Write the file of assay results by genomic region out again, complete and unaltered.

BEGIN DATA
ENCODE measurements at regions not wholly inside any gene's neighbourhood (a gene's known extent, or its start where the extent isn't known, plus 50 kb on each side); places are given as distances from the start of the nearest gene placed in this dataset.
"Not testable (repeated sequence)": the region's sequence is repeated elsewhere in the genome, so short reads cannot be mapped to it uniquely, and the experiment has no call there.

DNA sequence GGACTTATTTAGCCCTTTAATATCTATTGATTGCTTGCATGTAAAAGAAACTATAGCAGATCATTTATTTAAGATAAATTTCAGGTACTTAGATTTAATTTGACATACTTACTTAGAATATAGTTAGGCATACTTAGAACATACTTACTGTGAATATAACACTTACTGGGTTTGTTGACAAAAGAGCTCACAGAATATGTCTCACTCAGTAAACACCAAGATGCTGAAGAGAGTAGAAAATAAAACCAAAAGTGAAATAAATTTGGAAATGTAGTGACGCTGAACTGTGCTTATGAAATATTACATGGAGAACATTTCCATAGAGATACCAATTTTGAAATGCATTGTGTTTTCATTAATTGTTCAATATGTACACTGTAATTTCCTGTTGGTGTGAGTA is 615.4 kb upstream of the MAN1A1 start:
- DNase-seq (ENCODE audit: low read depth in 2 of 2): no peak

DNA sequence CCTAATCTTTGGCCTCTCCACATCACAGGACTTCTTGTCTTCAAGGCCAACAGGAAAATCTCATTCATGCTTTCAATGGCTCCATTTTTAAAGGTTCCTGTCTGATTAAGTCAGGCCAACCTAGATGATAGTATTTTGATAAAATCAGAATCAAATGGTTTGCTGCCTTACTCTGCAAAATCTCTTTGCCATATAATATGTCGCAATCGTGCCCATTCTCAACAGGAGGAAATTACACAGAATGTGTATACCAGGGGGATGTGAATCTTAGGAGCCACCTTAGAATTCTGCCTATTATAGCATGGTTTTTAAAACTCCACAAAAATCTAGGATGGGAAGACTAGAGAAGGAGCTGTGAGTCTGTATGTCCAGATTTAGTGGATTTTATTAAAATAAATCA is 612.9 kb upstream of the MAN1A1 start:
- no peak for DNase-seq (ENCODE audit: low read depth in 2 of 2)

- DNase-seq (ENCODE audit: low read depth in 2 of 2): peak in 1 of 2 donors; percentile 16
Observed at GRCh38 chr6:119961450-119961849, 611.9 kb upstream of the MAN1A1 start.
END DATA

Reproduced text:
ENCODE measurements at regions not wholly inside any gene's neighbourhood (a gene's known extent, or its start where the extent isn't known, plus 50 kb on each side); places are given as distances from the start of the nearest gene placed in this dataset.
"Not testable (repeated sequence)": the region's sequence is repeated elsewhere in the genome, so short reads cannot be mapped to it uniquely, and the experiment has no call there.

DNA sequence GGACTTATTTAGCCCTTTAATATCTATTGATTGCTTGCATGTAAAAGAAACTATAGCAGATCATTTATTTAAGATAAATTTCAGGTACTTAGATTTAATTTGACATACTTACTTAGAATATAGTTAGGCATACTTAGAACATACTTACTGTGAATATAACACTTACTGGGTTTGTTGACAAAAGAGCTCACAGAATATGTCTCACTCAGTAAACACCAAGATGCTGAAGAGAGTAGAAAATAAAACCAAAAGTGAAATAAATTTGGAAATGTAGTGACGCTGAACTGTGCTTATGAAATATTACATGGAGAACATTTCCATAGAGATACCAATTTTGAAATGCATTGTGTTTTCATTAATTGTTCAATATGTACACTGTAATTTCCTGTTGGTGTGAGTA is 615.4 kb upstream of the MAN1A1 start:
- DNase-seq (ENCODE audit: low read depth in 2 of 2): no peak

DNA sequence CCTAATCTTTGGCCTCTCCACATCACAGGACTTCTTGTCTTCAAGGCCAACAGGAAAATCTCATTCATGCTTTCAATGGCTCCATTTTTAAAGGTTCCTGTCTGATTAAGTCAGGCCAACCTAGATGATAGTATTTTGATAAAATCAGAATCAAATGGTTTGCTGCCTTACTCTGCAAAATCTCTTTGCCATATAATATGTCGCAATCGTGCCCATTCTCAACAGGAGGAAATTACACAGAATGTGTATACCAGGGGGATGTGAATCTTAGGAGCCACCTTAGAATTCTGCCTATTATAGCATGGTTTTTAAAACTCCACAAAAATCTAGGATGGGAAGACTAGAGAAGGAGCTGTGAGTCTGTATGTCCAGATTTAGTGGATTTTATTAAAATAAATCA is 612.9 kb upstream of the MAN1A1 start:
- no peak for DNase-seq (ENCODE audit: low read depth in 2 of 2)

- DNase-seq (ENCODE audit: low read depth in 2 of 2): peak in 1 of 2 donors; percentile 16
Observed at GRCh38 chr6:119961450-119961849, 611.9 kb upstream of the MAN1A1 start.